Australia - United States Free Trade

Australia-United States Free Trade Agreement - Guide to the Agreement

7. Sanitary and Phytosanitary (SPS) Measures

1.    Purpose and Structure

In the SPS Chapter, which comprises four articles and an annex, Australia and the United States reaffirm that decisions on matters affecting quarantine and food safety will continue to be made on the basis of scientific assessments of the risks involved in the commercial movement of animals and plants and their products. This affirmation is made to reflect the primacy of existing rights and obligations under the WTO Agreement on Sanitary and Phytosanitary Measures (SPS Agreement).  

The Chapter recognises that both Australia and the United States are major agricultural producers and exporters but with different environmental conditions and pest and disease status.   Nothing in the Chapter undermines the right of either Party to determine the level of protection it considers appropriate.

The Parties have agreed to work together to improve each country's understanding of the other's SPS measures and associated regulatory processes. Two Committees will be established for this purpose, one focusing on general matters and the other one on a more specific set of plant and animal health (quarantine) matters.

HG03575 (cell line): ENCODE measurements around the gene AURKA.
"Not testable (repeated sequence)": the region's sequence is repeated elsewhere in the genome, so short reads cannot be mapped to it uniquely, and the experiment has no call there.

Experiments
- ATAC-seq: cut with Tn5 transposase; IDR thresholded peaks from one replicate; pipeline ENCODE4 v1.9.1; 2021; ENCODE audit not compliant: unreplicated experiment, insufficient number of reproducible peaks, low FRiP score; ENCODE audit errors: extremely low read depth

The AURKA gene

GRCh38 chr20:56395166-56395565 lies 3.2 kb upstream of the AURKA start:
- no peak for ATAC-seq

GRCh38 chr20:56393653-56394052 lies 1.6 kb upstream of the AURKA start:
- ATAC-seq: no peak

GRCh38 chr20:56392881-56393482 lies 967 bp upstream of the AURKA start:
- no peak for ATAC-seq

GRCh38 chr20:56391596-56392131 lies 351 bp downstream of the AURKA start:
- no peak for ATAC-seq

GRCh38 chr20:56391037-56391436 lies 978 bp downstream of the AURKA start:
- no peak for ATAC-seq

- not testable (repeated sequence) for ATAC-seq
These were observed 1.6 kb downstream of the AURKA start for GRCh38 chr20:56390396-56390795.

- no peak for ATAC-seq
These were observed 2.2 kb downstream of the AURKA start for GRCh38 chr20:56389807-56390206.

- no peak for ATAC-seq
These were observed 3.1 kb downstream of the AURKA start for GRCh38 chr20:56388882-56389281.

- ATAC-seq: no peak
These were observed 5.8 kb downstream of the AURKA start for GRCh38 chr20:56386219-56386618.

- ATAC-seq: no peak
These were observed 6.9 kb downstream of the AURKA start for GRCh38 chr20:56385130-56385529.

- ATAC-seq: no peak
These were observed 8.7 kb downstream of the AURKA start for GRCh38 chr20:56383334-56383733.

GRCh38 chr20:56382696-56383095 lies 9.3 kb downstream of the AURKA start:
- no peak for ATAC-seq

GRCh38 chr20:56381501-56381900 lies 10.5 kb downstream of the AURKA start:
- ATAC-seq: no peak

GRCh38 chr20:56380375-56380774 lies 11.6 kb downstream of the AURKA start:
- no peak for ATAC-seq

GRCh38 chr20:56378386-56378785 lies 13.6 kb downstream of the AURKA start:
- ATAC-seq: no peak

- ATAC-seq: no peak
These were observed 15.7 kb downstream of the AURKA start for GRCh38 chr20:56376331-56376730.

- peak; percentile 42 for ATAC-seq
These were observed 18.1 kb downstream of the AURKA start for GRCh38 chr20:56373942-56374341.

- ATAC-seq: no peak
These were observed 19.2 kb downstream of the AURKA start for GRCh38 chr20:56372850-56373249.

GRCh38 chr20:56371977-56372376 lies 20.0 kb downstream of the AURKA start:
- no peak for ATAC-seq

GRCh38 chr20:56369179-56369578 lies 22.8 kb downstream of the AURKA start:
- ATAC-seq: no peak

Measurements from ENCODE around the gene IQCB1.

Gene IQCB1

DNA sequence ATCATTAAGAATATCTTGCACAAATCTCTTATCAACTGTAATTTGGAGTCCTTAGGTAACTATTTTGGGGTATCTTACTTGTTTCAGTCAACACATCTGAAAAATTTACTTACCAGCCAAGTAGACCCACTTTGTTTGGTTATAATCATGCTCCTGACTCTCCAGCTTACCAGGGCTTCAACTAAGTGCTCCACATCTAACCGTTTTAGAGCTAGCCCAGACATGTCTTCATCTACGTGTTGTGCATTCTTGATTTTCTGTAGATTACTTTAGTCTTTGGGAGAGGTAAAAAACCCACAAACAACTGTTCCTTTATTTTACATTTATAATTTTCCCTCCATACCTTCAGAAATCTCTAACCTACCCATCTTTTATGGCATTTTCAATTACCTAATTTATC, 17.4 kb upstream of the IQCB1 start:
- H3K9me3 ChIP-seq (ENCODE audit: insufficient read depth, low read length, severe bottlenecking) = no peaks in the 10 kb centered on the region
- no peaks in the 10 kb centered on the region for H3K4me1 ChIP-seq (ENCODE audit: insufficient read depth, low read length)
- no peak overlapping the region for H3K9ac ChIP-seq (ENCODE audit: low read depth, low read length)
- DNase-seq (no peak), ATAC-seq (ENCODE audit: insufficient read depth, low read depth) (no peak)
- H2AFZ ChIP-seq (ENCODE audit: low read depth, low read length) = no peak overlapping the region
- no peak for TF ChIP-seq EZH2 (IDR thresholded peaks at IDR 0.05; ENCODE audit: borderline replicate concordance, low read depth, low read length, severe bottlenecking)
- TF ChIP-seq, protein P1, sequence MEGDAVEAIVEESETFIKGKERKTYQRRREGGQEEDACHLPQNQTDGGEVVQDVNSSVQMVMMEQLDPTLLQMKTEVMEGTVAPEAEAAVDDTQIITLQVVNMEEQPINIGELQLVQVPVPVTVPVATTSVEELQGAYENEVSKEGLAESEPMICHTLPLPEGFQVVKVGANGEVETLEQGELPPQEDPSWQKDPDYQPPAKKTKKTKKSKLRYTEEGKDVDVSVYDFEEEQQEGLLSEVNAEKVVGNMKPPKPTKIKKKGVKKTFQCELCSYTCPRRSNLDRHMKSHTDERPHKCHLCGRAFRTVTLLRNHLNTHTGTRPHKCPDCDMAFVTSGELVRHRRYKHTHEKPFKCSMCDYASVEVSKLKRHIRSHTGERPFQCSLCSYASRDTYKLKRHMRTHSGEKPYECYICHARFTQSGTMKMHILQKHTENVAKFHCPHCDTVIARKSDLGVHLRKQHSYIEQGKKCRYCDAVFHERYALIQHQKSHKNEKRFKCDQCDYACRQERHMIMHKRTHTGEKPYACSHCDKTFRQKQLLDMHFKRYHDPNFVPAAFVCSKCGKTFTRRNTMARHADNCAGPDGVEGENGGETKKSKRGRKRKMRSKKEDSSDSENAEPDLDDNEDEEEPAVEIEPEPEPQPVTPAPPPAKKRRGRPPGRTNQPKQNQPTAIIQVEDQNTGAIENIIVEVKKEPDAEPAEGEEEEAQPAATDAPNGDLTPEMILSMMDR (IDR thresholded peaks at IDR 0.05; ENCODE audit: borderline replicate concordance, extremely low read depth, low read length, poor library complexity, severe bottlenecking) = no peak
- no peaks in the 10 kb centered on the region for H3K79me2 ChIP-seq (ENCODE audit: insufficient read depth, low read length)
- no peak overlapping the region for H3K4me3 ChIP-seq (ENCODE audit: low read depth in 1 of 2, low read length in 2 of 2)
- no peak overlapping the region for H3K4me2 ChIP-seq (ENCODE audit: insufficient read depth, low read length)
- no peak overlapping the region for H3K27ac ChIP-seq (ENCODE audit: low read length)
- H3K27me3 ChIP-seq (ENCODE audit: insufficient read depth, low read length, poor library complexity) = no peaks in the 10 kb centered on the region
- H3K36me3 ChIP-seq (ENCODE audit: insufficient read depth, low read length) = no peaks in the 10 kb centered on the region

2.    General Provisions

In Article 7.3.1, each Party reaffirms existing commitments to the WTO SPS Agreement.   Article 7.3.2 states that there is no recourse to dispute settlement under the FTA for SPS matters. This is because the Chapter creates no new SPS rights or obligations so there is no need for the Parties to have recourse to dispute settlement under the Agreement.   Rights under the WTO dispute settlement mechanism would continue to apply for each Party.  

3.    Committee on Sanitary and Phytosanitary Matters